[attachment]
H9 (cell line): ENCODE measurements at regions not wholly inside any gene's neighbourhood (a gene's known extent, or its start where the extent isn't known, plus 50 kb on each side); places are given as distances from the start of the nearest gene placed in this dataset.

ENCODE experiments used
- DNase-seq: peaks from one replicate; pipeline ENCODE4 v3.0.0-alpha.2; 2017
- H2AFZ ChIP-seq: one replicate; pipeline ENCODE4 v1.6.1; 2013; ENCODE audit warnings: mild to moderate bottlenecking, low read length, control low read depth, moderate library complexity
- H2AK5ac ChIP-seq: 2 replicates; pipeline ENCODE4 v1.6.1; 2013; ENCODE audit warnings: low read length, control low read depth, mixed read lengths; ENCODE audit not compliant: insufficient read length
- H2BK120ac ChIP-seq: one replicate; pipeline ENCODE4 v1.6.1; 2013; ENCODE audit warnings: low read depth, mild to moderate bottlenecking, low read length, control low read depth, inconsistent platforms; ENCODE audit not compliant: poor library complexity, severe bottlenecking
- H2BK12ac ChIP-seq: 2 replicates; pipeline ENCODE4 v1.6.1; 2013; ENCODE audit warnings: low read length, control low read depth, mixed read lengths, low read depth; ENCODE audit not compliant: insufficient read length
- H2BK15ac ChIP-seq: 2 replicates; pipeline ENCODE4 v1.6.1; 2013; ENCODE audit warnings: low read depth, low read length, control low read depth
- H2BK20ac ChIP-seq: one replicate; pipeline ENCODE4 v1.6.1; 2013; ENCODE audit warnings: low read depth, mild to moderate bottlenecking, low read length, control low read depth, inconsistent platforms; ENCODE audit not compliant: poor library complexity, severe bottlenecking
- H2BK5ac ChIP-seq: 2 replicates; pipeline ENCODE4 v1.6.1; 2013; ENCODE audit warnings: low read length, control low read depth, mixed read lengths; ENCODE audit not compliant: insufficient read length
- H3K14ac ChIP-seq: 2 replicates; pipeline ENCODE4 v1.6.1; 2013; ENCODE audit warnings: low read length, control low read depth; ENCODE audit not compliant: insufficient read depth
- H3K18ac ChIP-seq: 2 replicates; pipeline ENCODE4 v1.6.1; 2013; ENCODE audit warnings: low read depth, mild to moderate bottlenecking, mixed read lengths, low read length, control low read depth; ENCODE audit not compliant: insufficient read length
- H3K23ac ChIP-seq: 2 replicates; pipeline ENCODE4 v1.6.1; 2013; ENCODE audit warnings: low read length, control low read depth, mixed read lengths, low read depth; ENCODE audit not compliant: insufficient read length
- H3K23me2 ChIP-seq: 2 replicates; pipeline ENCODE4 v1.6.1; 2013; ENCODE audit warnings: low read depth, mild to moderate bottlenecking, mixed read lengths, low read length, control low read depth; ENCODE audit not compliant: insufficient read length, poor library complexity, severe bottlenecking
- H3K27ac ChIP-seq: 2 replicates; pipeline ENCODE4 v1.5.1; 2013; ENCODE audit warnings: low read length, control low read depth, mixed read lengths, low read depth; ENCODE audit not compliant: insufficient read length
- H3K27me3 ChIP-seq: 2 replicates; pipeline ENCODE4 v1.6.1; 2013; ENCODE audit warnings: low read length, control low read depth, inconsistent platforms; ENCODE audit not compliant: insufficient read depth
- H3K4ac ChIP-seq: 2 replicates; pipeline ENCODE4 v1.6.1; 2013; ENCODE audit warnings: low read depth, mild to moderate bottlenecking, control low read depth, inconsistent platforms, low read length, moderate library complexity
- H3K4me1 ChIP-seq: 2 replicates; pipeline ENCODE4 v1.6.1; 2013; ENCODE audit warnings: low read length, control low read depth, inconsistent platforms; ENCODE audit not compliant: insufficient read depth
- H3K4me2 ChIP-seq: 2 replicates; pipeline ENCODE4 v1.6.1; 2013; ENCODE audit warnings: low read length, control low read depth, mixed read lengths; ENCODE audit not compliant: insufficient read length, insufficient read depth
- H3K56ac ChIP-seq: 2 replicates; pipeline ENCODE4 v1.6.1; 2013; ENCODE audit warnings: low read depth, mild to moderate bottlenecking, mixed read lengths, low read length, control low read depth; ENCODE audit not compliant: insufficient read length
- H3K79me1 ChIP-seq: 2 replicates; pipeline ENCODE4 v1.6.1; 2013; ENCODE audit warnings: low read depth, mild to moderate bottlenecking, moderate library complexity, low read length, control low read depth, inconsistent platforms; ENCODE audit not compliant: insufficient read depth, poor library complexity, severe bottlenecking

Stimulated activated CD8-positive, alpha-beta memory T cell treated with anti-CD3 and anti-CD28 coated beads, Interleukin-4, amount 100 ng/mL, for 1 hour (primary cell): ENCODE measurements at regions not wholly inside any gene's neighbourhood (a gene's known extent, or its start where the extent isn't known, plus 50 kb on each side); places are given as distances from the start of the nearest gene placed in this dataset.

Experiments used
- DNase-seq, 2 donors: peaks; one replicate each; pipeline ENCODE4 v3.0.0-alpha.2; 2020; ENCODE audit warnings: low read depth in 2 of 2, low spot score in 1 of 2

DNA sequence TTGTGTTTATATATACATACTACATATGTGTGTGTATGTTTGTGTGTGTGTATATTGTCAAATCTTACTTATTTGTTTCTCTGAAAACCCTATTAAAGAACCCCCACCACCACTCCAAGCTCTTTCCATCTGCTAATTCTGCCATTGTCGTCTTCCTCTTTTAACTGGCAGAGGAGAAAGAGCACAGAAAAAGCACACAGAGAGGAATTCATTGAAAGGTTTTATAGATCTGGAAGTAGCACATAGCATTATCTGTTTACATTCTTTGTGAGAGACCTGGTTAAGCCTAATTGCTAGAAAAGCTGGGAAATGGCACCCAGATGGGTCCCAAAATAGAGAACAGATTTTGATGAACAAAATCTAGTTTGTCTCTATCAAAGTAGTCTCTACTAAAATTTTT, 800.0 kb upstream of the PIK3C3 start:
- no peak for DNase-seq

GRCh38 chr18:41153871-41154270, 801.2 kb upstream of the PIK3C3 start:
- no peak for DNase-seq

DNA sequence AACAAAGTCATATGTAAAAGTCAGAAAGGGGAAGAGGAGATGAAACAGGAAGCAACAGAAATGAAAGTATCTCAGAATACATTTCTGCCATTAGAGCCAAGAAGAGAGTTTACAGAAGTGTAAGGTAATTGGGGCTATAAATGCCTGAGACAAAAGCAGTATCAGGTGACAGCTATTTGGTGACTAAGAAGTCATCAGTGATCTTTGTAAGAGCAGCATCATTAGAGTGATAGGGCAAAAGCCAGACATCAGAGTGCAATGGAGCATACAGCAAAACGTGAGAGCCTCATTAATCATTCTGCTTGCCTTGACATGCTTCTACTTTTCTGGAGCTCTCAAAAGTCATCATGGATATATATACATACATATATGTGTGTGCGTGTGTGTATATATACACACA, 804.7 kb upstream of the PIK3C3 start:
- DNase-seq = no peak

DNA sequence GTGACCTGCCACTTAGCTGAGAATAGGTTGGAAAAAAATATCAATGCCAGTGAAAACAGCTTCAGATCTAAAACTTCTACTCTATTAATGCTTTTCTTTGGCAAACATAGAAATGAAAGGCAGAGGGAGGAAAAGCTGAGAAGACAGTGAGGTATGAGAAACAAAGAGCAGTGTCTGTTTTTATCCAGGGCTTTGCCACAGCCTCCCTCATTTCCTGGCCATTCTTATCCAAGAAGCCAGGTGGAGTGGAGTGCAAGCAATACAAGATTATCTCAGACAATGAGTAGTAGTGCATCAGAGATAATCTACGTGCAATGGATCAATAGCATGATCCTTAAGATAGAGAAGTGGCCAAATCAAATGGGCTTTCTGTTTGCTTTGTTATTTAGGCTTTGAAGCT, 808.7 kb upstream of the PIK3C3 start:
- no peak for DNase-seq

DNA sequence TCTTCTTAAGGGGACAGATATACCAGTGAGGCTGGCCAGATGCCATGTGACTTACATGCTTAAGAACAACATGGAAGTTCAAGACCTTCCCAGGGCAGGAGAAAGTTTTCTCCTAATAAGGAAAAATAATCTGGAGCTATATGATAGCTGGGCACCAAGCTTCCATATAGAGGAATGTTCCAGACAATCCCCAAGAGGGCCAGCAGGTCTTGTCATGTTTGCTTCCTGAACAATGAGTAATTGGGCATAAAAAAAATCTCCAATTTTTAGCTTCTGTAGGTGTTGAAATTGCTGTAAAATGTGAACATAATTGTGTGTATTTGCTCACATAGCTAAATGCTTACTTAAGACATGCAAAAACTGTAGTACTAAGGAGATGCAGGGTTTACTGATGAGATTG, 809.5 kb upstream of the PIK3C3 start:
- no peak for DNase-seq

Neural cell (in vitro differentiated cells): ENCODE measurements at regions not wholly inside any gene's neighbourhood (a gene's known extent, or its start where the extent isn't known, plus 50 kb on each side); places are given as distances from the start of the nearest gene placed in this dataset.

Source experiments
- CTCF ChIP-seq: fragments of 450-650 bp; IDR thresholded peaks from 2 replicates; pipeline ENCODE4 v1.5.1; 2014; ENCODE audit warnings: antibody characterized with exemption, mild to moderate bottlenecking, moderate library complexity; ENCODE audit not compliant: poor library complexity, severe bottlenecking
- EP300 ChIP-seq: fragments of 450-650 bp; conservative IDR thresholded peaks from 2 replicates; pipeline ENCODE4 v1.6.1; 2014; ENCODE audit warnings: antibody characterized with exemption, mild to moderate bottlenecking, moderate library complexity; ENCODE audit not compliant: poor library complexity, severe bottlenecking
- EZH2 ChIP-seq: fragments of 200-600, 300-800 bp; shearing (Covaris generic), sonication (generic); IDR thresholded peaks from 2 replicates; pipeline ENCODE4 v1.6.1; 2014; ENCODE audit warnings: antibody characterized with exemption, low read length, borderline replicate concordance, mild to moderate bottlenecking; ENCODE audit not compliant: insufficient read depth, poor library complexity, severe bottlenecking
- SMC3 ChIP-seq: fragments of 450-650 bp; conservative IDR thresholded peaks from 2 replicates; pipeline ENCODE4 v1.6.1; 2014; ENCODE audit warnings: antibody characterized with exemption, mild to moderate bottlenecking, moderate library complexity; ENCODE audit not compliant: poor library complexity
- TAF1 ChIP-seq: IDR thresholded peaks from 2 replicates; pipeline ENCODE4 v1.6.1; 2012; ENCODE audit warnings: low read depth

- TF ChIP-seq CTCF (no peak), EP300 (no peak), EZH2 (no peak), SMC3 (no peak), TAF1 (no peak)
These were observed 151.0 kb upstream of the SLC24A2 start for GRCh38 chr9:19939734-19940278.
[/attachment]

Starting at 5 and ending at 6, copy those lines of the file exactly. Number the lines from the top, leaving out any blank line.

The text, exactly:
- H2AK5ac ChIP-seq: 2 replicates; pipeline ENCODE4 v1.6.1; 2013; ENCODE audit warnings: low read length, control low read depth, mixed read lengths; ENCODE audit not compliant: insufficient read length
- H2BK120ac ChIP-seq: one replicate; pipeline ENCODE4 v1.6.1; 2013; ENCODE audit warnings: low read depth, mild to moderate bottlenecking, low read length, control low read depth, inconsistent platforms; ENCODE audit not compliant: poor library complexity, severe bottlenecking